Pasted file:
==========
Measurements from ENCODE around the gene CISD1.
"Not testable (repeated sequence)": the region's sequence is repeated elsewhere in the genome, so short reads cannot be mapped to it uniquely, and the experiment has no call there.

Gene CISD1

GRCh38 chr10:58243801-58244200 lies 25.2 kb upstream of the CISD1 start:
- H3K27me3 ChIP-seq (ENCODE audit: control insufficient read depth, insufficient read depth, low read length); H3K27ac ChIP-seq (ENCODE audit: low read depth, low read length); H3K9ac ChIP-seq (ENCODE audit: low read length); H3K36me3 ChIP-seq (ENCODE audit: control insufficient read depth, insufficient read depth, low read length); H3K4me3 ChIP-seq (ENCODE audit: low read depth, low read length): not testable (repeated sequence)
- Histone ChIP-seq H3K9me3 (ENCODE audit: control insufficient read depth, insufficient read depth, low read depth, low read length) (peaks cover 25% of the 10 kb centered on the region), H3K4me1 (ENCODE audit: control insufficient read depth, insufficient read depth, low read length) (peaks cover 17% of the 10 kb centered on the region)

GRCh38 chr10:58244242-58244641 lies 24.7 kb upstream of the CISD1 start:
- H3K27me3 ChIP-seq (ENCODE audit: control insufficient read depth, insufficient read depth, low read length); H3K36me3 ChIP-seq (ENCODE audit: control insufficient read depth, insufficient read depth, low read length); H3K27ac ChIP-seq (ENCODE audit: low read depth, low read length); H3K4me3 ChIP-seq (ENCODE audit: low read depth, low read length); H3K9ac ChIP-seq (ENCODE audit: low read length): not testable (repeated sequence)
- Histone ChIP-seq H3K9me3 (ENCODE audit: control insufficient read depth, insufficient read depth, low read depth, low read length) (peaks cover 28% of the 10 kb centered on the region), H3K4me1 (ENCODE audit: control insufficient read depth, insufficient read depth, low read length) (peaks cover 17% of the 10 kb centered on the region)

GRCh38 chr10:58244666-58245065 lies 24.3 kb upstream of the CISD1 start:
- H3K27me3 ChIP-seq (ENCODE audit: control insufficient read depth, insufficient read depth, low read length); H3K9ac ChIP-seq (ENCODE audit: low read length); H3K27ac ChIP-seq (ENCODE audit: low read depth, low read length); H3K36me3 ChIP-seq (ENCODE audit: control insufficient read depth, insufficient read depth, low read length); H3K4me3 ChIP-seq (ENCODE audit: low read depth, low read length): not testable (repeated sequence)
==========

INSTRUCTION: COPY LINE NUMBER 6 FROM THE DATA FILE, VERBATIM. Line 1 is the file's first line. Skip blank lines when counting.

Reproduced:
- Histone ChIP-seq H3K9me3 (ENCODE audit: control insufficient read depth, insufficient read depth, low read depth, low read length) (peaks cover 25% of the 10 kb centered on the region), H3K4me1 (ENCODE audit: control insufficient read depth, insufficient read depth, low read length) (peaks cover 17% of the 10 kb centered on the region)